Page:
If you would like to submit a contribution to our Readers Blog section then follow this link. Be sure to include your full name, address and contact number otherwise your submission will not be considered for publication. We will contact you prior to publication.

Is freedom of speech only applied to journalists?

As I read Suzanne Harrington’s article on Monday’s Irish Examiner the above question kept ringing in my ears. 

She criticises the Bishop of Elphin, Kevin Doran, for voicing his opinion and advises him to take a vow of silence. Why shouldn’t he be free to have his say? Journalists praise each other all the time for being outspoken on important issues of the day. Readers might not always like what they say.

Some might even be offended by it. Nevertheless their articles are printed anyway. No one tells them that they should ‘take a vow of silence’.

She also takes issue with Bishop Doran discussing topics such as rape, parenting and homosexuality on the grounds that he is not sexually active, he has no children and he is male. Would she prefer to have a rapist discussing rape? The people with the problems are not always the ones to solve their own problems. One does not have to have the disease to administer the cure!

She jeeringly comments on Bishop Doran’s knowledge of God, obviously she has never heard of the book called the Bible, quoting some obscure non right to speak on something that may or may not exist. Clearly she doesn’t believe in God and doesn’t mind offending those who do. Incidentally her article couldn’t be more prejudiced, divisive and bigoted.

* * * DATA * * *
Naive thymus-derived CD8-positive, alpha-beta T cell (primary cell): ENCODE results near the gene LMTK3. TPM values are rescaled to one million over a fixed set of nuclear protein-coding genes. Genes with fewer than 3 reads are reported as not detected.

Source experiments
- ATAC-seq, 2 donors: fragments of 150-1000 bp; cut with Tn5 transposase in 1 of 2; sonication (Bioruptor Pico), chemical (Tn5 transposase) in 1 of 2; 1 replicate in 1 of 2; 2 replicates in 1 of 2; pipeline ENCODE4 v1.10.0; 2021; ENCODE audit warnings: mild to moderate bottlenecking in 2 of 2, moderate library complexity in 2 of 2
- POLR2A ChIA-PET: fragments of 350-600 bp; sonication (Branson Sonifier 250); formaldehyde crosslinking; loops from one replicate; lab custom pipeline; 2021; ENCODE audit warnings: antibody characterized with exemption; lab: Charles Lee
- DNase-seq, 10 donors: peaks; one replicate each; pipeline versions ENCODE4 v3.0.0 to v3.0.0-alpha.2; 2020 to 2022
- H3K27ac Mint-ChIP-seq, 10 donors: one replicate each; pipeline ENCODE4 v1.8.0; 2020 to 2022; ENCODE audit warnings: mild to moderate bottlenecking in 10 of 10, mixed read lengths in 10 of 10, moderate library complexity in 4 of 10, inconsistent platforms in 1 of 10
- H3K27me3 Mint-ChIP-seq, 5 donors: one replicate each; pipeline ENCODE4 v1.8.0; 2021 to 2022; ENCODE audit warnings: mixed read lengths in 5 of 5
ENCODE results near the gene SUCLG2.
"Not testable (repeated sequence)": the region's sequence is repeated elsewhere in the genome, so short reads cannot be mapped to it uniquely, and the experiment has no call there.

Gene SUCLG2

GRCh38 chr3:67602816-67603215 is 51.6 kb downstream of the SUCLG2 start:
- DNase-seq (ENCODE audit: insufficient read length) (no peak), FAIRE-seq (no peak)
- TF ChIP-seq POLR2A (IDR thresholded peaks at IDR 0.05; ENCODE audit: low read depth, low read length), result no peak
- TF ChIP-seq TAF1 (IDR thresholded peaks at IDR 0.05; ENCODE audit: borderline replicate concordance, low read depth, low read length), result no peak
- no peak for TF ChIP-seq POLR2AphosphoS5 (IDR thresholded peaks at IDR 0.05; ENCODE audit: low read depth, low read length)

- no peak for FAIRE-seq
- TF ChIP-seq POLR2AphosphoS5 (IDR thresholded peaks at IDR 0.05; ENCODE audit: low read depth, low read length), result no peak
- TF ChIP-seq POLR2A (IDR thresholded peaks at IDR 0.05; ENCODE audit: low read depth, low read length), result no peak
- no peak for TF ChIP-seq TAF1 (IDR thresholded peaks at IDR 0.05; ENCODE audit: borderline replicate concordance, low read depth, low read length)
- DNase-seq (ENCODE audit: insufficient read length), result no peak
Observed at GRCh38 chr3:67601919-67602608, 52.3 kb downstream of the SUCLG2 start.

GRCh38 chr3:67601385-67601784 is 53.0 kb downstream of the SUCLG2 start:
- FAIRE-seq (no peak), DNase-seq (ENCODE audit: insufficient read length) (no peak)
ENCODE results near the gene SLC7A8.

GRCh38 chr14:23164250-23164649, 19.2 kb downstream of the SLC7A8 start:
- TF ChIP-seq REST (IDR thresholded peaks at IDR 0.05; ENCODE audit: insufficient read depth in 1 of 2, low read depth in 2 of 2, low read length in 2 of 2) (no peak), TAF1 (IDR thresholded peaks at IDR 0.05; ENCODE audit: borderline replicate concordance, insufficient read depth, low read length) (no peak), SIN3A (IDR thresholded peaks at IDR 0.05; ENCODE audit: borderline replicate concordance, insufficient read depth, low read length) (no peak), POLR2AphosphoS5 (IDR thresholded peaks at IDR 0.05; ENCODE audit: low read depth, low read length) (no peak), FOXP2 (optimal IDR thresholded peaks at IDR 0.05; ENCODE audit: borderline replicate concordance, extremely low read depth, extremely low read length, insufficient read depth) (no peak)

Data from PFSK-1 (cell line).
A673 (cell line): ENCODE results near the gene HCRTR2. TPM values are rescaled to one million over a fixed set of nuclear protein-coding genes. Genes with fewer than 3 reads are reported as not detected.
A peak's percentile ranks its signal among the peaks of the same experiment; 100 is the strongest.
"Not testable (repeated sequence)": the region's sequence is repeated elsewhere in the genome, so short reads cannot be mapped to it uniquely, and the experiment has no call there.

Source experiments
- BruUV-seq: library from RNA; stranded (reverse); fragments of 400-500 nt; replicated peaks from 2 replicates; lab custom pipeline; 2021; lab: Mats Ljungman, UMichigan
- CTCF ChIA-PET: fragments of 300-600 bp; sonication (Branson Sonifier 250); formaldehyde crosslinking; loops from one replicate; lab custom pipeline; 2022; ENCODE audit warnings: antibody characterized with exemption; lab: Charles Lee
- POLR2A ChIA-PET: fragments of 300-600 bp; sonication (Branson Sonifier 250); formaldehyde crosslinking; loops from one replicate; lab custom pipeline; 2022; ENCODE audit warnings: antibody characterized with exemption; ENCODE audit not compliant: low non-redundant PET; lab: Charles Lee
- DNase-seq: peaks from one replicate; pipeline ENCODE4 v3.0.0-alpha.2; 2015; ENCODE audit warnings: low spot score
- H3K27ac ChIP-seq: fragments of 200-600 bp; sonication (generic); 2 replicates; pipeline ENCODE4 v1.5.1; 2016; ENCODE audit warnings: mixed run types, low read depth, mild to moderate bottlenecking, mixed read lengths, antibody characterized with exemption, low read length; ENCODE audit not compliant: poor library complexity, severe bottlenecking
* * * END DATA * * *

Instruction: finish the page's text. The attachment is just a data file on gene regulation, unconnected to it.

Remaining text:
Maybe Kevin Doran should be locked up in the tower of London like Saint Oliver Plunkett or Thomas Moore (Google it Suzanne).

Rena Haverty

Moorpark St


Co Offaly


Much has been said about the perils of being stuck in the house 24/7, like family pets interrupting your important conference calls, your partner leaving their dirty dishes everywhere and the lack of respite from the kids.Silver lining: Seven enforced money-saving habits you might want to continue after lockdown

Put you and your loved ones' pop-culture knowledge to the test with Arts Editor Des O'Driscoll's three fiendishly fun quiz rounds.Scene and Heard: the Arts Ed's family entertainment quiz

A passion for heritage and the discovery of some nifty new software has resulted in an Irish architect putting colour on thousands of old photographs, writes Marjorie BrennanBringing the past to life

Richard Hogan, family psychotherapist, addresses a reader's question about life during lockdownHolding on: how to help your child through the crisis

More From The Irish Examiner